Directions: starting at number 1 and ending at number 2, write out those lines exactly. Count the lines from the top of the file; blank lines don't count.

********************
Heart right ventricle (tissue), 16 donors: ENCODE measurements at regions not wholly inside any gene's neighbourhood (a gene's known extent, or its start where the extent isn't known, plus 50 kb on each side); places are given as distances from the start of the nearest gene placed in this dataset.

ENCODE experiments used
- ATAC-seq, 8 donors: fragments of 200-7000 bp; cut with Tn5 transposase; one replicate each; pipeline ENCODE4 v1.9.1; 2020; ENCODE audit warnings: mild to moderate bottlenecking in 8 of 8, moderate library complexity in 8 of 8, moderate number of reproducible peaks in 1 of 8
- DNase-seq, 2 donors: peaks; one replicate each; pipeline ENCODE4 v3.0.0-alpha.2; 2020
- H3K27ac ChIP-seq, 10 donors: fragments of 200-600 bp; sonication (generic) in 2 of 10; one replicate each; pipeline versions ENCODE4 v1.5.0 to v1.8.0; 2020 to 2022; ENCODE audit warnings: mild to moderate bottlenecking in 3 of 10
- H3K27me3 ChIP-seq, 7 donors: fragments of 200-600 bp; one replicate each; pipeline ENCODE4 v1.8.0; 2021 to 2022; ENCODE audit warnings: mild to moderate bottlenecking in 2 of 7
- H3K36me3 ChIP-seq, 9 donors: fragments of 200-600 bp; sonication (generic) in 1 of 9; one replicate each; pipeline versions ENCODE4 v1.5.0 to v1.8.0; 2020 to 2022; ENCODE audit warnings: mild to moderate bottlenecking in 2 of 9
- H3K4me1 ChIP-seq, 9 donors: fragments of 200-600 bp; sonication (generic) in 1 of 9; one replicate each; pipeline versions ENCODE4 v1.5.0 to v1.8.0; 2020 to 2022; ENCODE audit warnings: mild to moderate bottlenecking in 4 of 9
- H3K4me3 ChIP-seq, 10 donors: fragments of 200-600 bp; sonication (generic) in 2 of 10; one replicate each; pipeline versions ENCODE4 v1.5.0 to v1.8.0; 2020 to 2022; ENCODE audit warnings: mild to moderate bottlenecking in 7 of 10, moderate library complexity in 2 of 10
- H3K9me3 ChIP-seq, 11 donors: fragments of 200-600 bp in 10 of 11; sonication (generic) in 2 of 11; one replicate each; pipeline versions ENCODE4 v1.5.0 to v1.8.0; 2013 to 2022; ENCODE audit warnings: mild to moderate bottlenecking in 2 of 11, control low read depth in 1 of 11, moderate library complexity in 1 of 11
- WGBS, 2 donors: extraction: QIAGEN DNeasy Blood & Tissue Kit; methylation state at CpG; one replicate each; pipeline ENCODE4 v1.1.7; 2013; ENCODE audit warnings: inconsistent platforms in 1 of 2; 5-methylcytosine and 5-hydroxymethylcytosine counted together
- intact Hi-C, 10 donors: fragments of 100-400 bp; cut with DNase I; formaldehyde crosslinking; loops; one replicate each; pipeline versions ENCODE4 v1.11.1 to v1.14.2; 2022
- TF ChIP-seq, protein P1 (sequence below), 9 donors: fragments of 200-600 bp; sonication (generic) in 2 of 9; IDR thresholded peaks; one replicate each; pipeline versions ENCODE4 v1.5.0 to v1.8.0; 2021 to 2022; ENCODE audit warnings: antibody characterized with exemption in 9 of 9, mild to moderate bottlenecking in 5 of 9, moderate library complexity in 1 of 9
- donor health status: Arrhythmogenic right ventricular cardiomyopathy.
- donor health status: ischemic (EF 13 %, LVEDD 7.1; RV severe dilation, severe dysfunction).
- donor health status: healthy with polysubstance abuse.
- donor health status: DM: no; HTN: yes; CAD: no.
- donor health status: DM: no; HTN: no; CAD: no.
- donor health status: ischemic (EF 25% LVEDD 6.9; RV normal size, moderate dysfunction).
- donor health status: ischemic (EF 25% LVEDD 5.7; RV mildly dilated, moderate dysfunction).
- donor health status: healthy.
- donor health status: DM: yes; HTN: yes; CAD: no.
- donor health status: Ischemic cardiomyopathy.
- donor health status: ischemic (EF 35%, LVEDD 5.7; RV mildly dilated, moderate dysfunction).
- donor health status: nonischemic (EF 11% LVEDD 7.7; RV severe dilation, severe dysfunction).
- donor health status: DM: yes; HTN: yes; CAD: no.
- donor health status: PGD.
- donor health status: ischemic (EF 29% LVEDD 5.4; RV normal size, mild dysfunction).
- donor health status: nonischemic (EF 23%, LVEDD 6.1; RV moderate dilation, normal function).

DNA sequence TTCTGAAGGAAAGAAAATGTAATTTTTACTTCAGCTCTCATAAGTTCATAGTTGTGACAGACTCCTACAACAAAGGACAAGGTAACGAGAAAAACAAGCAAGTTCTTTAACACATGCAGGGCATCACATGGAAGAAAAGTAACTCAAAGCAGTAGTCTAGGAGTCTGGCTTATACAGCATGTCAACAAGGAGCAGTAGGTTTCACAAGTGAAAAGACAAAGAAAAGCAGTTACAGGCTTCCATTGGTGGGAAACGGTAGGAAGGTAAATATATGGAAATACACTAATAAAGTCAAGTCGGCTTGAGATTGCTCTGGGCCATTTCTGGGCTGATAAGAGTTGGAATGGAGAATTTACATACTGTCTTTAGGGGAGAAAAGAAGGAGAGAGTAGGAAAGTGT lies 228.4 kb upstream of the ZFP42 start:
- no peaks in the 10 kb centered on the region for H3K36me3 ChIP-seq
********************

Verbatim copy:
Heart right ventricle (tissue), 16 donors: ENCODE measurements at regions not wholly inside any gene's neighbourhood (a gene's known extent, or its start where the extent isn't known, plus 50 kb on each side); places are given as distances from the start of the nearest gene placed in this dataset.

ENCODE experiments used